Scientists use augmented reality spiders to help fight arachnophobia


Practice hanging out with spiders without actually hanging out with spiders with the Phobys app.

University of Basel, MCN

As a child and a young adult, I was afraid of spiders. Jump out of my skin, fear flee into another room. I fought against fear. I’ve been researching spiders. I have to understand you. I even have to like them. For people who are still struggling with some level of arachnophobia, help may be available in the form of a new app.

Researchers at the University of Basel in Switzerland have developed Phobys, an augmented reality app that aims to carry out “exposure therapy” so that arachnophobes can counter their fear in a safe and controlled manner.

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“For people with spider fear, it is easier to face a virtual spider than a real one,” said Anja Zimmer, lead author of a study on the app published in the Journal of Anxiety Disorders in August, in a statement on Monday.

The research team conducted a two-week clinical study involving 66 participants who feared spiders. Some of the participants used the app to process a series of encounters with an AR spider, while others acted as a control group with no app interactions. Participants were then asked to get as close as possible to a real spider in a clear box.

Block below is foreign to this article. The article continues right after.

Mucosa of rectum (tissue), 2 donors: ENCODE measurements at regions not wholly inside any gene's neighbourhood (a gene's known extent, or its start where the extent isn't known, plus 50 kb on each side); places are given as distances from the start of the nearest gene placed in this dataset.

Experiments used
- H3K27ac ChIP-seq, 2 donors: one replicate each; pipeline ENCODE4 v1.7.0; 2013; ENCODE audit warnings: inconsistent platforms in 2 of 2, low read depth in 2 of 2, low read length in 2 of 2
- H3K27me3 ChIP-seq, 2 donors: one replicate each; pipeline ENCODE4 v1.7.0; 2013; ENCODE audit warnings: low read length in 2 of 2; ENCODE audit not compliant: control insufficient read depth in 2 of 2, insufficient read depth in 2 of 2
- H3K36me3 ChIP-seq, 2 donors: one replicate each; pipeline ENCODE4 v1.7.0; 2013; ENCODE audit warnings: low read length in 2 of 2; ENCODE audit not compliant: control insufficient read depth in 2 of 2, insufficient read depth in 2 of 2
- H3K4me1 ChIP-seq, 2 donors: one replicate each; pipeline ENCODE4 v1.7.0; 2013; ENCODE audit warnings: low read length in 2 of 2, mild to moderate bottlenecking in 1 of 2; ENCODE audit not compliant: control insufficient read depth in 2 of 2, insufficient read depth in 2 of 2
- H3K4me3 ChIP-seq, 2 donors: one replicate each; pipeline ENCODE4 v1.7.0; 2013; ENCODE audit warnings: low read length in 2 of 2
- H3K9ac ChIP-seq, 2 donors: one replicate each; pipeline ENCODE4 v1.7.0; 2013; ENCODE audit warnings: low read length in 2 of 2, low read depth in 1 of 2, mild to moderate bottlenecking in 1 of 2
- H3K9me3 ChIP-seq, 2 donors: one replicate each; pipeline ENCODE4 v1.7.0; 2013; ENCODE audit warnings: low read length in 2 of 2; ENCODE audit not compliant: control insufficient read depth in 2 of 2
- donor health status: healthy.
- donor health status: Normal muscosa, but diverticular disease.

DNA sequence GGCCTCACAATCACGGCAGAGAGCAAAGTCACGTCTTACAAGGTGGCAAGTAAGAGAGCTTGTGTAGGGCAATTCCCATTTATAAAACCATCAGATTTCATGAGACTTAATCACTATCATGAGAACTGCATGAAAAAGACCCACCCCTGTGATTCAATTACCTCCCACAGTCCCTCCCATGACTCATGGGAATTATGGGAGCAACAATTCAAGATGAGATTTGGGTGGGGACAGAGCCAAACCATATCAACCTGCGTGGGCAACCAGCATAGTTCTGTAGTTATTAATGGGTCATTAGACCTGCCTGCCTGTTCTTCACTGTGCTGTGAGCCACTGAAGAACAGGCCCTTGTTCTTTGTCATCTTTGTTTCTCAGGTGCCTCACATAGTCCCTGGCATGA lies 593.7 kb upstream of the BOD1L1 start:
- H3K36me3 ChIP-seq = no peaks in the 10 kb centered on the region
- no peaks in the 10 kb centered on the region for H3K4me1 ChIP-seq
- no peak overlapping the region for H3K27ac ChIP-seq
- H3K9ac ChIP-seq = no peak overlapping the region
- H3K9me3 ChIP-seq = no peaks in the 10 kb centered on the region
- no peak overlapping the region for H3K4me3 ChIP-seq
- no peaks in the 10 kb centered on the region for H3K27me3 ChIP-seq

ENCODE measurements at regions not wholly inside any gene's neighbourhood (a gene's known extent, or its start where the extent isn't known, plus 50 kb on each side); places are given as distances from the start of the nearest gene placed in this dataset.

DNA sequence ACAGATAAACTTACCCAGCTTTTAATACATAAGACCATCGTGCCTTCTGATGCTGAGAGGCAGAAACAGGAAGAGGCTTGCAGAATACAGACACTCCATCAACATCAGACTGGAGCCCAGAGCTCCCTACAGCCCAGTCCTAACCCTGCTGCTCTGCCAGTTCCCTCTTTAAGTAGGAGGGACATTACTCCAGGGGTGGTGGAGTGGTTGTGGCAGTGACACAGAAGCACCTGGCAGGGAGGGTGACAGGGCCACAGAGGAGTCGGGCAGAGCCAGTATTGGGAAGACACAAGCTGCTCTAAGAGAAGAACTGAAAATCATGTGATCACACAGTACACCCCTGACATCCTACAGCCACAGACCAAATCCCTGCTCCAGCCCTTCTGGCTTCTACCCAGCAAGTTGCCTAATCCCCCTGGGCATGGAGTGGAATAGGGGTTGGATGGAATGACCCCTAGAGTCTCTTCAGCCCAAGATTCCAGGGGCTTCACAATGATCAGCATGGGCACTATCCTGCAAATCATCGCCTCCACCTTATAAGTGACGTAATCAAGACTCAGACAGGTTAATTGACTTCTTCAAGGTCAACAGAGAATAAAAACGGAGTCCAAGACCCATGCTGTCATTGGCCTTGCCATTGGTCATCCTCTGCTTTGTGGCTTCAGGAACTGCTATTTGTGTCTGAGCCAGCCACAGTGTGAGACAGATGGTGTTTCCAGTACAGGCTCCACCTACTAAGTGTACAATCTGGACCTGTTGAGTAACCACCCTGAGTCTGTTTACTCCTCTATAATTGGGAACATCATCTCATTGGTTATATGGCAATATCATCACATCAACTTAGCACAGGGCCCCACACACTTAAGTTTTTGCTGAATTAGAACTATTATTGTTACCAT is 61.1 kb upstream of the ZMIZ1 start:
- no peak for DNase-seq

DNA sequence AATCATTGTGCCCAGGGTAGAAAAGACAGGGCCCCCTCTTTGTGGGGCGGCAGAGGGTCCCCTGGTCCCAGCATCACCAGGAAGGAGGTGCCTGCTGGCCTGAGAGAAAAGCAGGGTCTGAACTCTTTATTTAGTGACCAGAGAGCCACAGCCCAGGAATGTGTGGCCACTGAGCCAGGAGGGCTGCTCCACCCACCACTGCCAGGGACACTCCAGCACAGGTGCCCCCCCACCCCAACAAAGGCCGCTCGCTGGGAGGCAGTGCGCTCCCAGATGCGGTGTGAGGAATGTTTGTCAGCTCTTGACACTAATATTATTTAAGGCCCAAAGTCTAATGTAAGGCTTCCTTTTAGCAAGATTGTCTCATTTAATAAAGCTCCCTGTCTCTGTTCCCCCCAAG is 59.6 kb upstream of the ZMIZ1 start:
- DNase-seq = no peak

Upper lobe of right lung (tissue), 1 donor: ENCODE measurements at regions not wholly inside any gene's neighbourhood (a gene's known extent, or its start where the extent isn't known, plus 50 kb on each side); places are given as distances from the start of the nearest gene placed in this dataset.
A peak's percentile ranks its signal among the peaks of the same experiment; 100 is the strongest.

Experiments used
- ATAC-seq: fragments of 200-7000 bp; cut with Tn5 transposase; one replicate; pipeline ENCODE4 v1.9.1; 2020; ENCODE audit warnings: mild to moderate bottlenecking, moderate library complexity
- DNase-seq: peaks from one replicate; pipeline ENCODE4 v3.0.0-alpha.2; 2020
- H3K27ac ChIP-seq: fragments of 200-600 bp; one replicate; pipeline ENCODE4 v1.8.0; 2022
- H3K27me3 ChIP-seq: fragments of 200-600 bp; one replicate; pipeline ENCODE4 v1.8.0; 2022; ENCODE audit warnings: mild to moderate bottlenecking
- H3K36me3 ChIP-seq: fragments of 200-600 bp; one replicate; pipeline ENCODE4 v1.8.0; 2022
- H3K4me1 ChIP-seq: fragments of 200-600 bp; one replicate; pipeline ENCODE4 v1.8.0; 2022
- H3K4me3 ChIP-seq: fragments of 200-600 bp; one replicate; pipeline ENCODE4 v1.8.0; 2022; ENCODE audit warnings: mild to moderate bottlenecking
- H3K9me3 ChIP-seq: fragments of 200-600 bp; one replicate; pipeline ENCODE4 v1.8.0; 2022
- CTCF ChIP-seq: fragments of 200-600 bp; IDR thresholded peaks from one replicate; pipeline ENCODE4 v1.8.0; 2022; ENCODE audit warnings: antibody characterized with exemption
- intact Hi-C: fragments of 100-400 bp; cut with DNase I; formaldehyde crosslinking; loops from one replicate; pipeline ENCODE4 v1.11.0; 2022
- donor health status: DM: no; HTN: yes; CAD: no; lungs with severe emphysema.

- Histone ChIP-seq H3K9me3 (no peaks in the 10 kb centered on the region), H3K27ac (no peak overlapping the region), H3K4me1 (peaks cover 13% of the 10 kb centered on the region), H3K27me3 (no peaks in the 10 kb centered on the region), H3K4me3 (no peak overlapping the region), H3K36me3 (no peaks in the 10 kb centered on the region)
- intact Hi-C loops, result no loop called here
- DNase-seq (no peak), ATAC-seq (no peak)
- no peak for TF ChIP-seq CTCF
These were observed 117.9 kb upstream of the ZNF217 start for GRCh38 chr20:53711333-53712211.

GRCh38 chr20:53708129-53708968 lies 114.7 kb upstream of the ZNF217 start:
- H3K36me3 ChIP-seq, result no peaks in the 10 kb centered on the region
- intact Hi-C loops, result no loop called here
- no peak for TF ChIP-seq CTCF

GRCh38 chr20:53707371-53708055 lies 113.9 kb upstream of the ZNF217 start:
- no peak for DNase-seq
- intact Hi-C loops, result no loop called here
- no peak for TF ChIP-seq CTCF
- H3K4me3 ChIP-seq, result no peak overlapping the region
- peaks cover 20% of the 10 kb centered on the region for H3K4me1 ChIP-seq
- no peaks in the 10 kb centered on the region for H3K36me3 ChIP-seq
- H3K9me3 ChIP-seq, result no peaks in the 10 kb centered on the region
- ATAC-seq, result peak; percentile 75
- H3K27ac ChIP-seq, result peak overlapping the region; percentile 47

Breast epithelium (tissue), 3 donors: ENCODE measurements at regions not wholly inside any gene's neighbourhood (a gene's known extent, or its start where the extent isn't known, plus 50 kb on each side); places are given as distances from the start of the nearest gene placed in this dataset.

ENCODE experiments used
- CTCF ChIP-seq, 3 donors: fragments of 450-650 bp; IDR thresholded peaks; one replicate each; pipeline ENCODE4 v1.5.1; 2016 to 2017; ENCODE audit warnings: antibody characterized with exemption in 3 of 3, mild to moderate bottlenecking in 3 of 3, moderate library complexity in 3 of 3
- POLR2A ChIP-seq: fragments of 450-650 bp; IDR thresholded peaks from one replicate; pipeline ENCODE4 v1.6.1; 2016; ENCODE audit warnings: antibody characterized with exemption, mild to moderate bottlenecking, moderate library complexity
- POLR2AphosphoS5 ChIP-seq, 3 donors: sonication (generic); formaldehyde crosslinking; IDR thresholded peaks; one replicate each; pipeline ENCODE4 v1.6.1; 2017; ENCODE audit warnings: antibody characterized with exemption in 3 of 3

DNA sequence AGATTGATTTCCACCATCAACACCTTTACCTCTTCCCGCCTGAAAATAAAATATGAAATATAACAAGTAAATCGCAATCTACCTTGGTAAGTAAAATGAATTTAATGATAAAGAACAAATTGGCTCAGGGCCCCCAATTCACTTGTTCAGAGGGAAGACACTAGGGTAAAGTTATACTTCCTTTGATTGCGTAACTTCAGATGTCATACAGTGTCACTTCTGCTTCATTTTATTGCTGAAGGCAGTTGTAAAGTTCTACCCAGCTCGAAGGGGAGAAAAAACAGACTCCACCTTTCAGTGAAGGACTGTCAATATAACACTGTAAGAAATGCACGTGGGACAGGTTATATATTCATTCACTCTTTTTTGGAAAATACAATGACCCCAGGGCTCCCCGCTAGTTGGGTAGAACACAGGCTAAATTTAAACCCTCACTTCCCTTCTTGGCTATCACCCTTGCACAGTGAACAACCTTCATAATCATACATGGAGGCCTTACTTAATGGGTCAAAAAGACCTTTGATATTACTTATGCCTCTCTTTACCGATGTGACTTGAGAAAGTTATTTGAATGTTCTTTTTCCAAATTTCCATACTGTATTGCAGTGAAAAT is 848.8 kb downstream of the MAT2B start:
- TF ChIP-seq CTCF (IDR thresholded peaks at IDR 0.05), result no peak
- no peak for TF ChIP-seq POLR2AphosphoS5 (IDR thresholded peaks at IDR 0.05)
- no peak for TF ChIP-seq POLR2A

That’s a pretty realistic looking spider in the Phobys AR app.

Screenshot of the Phobys app by Amanda Kooser / CNET

“The group that had trained with Phobys showed significantly less fear and disgust in the real spider situation and was able to get closer to the spider than the control group,” said the University of Basel.

The app, which costs $ 5 to unlock, has 10 levels that users can work through with ratings at the end of each level. It starts with a brief “test your fear” experience to give you a baseline fear / disgust from which to operate.

The app is “suitable for people who suffer from a slight, clinically insignificant fear of spiders who are at least 16 years old”. The researchers say anyone with severe anxiety – which can manifest itself with symptoms such as sweating or palpitations – should consult a specialist before using the app.

Others came up with similar ideas, like Anna Chakravorty, a fine arts student at the University of Alberta, who came up with design concepts for an AR Spider game project. Another approach can be seen with the Arachnophobia app that uses cartoon spiders. The lifelike Phobys AR spider enhances the experience.

I’m not going to spoil the way the app works, but when it comes to holding your phone, make sure you follow the directions.


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